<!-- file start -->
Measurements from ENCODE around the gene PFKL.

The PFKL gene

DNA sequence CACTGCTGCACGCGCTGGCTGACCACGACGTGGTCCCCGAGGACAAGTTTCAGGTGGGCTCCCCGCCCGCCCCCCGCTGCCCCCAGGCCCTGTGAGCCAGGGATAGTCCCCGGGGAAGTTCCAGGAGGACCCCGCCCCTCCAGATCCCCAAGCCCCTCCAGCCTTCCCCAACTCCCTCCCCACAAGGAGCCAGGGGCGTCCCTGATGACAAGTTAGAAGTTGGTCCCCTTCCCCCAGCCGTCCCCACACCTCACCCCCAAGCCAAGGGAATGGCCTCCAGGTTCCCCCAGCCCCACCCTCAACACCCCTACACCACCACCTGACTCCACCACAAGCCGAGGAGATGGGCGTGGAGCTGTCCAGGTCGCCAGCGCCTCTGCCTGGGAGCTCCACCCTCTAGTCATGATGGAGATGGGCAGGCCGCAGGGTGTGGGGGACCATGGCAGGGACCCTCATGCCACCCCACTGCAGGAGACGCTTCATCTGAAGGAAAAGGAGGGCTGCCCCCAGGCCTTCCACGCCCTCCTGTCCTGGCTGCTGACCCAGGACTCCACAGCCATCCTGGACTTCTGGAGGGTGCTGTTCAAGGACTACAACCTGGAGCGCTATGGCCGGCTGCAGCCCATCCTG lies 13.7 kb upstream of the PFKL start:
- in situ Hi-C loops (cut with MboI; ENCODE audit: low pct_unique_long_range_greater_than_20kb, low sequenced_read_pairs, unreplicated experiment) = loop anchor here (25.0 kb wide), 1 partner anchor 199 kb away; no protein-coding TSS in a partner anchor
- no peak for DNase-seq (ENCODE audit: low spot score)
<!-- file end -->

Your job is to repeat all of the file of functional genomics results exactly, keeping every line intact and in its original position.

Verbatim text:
Measurements from ENCODE around the gene PFKL.

The PFKL gene

DNA sequence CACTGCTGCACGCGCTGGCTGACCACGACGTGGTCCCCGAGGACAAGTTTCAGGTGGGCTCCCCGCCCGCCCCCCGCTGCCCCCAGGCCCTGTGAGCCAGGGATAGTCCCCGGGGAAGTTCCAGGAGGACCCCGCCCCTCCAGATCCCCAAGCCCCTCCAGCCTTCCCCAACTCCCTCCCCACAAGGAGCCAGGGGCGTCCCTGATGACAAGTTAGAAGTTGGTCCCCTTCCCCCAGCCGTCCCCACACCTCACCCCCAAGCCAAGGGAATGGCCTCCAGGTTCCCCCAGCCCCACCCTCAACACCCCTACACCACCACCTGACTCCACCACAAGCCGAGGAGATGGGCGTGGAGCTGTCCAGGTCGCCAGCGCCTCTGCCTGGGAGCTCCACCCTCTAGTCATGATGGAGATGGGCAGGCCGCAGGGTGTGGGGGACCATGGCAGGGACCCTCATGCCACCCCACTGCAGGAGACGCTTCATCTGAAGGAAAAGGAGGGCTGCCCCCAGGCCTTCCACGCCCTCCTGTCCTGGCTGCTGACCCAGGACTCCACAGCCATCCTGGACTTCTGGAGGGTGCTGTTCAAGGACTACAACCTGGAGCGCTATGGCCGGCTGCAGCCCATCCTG lies 13.7 kb upstream of the PFKL start:
- in situ Hi-C loops (cut with MboI; ENCODE audit: low pct_unique_long_range_greater_than_20kb, low sequenced_read_pairs, unreplicated experiment) = loop anchor here (25.0 kb wide), 1 partner anchor 199 kb away; no protein-coding TSS in a partner anchor
- no peak for DNase-seq (ENCODE audit: low spot score)